Darling Clementine
Weimaraner
7 Months
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Question
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Darling Clementine
Weimaraner
7 Months

She was abused so she's very afraid when I try to teach her something. How do I make her less afraid because I would never hurt her.

Caitlin Crittenden
Caitlin Crittenden
Dog Trainer
912 Dog owners recommended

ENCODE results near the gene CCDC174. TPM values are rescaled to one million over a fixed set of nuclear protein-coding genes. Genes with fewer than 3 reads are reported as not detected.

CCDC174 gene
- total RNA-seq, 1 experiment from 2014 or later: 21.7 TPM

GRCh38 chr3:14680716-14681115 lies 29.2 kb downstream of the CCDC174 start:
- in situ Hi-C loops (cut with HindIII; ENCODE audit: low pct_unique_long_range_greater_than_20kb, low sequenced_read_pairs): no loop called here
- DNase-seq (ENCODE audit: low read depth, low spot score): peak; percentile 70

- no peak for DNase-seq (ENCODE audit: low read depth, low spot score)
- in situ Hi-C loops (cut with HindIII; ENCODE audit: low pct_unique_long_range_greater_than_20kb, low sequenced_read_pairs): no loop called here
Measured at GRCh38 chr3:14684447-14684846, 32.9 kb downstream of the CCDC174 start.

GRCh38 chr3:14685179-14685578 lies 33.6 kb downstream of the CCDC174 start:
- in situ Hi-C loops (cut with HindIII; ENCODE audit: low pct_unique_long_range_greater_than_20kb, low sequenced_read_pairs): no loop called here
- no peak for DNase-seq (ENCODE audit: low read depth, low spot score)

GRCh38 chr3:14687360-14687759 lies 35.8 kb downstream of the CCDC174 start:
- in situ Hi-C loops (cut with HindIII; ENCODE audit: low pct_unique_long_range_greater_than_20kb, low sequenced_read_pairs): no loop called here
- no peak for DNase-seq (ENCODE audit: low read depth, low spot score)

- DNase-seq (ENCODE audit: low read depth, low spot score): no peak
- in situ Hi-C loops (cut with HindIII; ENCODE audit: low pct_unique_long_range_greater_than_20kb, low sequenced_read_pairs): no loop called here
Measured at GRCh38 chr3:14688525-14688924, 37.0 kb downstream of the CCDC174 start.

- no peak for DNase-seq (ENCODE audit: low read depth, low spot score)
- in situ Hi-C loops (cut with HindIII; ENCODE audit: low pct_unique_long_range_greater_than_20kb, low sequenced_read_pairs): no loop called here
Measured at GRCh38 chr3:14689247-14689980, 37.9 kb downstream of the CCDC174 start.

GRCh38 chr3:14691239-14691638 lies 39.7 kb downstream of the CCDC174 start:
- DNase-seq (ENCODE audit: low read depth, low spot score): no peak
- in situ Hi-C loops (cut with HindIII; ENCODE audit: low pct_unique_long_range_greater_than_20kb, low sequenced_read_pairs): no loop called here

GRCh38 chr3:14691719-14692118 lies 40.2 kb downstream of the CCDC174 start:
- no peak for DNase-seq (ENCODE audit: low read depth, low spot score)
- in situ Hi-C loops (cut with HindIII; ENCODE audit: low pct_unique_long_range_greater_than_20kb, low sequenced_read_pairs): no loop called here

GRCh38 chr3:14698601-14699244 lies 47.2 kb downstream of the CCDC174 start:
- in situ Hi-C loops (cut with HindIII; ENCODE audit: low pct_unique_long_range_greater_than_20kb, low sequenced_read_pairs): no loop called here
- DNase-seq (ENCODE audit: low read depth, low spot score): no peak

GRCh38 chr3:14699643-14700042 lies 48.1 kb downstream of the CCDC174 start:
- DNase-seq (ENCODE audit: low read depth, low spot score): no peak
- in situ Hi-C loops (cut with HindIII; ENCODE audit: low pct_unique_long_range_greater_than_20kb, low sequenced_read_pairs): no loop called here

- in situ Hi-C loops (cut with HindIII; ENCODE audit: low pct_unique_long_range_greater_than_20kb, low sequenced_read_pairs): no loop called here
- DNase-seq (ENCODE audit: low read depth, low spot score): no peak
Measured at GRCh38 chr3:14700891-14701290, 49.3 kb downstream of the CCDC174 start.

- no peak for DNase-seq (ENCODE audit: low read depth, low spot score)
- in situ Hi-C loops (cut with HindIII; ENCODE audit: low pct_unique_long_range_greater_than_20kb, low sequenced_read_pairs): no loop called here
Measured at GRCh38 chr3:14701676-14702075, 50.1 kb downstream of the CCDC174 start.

Hello Amber, I would work on building trust in general by gently tossing pup a treat whenever you enter the room where she is, she comes over to say hi, or she generally acts friendly or calm around you. For teaching commands, I would use methods that are Lure Reward training - where you lure pup into doing an action or into a position using a treat, instead of touching pup very much, then genuinely praise and give the treat when pup does the action or behavior. Another option is to work on methods that "capture" the behavior you want pup to learn, meaning that when pup does something like Sit on her own, keep treats in a baggie in your pocket or in a training pouch at all times around her, and praise and calmly say Sit as soon as you see her sitting on her own, then toss a treat at her paws. These two methods tend to be the least confrontational while pup is still learning to trust you. Know that building trust also tends to take time. As pup gets to the point where they are comfortable with more interaction with you, teaching commands, taking pup on walks, rewarding pup for good responses toward you, and playing training games are actually good ways in themselves to build the trust further, it can just be slow getting to the point where you can do those things initially, with lower contact activities like the treat tosses at first. Best of luck training, Caitlin Crittenden